Sorry I didn't get back to you sooner, just got in today from a trip to New England. Threw a few flies, but the wind and rain were intense. Needless to say that between the weather and my lack of local knowledge, I got nothing! Anyway to answer your question, no that is not one of mine. But the basic concept is the same. However, this fly is probably a bit more difficult to tie and "tune" because of the need to form the Epoxy lip. I began my design by carving the lip shape out of plastic. The problem with making each lip individually is one of carving, or forming in this case, a truely balanced design with any consistency. Like a Rapala, almost all lipped flies require some degree of tuning to ensure that they run straight. Now I bet that fly has tremendous action when it runs true, which may or may not be most all of the time. And I would think it is probably a good diver as well. My guess is that it also spins a lot. I only base this on the length of the lip. As most spin fisherman know the longer the lip the greater the action and deeper the dive. In spin fishing, the spin can be counter balanced by the positioning of additional weight. Also there is little concern with a lures' spin in the air, since there is no need for false casting. This has been one of my difficulties in designing FlyLipps as well. But please don't see these as criticisms, they are just my observations. As a matter of fact that is a really nice looking fly and in one of my favorite color combinations as well. Thanks for sharing it with me.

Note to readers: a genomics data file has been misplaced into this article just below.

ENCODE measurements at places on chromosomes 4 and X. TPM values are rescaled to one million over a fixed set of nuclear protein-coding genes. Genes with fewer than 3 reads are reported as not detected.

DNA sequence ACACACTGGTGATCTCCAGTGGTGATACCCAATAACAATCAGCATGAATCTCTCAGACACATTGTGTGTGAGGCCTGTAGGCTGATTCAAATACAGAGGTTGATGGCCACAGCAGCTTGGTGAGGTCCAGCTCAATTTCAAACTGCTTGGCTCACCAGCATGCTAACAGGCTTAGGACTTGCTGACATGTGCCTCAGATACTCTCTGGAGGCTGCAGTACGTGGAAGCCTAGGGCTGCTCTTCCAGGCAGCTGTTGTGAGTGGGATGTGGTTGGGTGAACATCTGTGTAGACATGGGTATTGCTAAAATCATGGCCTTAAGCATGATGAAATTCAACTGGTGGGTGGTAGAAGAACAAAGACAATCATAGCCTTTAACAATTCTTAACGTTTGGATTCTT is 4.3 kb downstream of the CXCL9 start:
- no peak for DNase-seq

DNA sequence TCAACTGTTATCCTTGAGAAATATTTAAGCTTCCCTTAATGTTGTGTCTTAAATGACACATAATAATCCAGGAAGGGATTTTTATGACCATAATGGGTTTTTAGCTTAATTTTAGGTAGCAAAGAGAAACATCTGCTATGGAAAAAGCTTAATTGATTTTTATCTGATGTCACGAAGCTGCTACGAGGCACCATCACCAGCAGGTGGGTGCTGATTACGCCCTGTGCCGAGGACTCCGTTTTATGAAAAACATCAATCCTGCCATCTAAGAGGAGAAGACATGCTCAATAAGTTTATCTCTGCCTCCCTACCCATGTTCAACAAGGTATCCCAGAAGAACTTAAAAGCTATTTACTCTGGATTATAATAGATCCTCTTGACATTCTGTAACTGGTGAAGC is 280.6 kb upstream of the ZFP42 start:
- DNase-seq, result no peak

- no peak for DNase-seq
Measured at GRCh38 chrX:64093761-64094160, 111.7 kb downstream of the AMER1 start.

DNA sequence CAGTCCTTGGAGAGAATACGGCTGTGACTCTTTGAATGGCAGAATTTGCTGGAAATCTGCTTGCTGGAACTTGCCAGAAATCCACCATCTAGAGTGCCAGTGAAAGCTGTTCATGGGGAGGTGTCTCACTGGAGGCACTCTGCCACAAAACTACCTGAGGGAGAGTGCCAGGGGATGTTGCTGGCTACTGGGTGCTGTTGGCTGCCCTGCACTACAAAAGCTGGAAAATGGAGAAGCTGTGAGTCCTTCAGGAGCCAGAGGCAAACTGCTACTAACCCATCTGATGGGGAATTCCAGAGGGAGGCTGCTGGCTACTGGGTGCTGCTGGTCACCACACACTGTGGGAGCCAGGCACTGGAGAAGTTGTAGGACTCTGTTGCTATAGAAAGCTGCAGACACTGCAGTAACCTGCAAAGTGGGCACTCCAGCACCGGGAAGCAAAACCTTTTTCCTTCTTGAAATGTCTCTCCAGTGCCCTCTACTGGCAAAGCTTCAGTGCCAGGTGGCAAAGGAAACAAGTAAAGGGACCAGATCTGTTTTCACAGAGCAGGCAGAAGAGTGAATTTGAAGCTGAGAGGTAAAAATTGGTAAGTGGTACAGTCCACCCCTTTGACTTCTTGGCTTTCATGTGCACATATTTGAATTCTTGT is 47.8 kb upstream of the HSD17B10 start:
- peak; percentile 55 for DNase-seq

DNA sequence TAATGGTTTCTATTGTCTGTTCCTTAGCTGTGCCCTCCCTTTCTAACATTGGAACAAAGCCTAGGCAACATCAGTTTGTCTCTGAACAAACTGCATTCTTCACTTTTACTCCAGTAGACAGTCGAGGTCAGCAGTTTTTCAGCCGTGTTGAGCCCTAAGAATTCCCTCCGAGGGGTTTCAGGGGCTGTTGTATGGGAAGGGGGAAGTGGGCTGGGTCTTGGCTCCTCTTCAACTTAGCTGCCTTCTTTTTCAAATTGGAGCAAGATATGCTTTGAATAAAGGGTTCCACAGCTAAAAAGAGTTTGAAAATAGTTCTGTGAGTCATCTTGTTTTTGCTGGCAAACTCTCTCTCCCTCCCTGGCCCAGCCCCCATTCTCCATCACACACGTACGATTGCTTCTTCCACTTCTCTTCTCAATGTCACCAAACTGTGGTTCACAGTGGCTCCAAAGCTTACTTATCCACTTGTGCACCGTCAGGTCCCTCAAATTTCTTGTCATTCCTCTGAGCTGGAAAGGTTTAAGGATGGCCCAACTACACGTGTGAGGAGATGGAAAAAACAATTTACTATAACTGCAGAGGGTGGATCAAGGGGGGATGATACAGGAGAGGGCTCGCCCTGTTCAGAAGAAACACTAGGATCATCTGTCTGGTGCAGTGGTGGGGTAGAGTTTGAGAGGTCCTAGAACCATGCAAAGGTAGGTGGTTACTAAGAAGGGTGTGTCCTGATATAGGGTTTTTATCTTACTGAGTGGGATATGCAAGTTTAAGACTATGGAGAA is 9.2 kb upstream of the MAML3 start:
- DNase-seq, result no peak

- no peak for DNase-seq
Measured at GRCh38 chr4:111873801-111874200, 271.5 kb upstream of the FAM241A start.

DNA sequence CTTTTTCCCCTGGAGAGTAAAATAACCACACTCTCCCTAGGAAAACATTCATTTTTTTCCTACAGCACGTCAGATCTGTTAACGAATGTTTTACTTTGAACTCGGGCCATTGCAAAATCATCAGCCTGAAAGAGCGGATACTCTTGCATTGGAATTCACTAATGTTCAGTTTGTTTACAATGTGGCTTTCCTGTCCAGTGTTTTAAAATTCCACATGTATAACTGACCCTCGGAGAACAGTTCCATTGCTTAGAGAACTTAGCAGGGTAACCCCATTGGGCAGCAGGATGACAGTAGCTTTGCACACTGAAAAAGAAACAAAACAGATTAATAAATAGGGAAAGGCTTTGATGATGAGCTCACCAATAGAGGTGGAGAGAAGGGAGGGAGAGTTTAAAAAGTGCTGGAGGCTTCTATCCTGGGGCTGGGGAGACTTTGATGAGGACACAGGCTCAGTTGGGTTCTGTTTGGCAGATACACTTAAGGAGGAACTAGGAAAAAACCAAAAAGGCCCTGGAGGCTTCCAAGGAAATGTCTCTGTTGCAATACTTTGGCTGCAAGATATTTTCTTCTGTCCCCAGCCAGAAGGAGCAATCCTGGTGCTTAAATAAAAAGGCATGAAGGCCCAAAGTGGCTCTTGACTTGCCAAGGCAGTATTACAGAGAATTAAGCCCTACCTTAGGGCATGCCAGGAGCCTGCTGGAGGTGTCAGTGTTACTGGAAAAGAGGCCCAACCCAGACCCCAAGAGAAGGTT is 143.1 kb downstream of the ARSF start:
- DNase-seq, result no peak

I also didn't mean to get off on a discourse on fly dynamics. As I have said before, this stuff just gets me excited.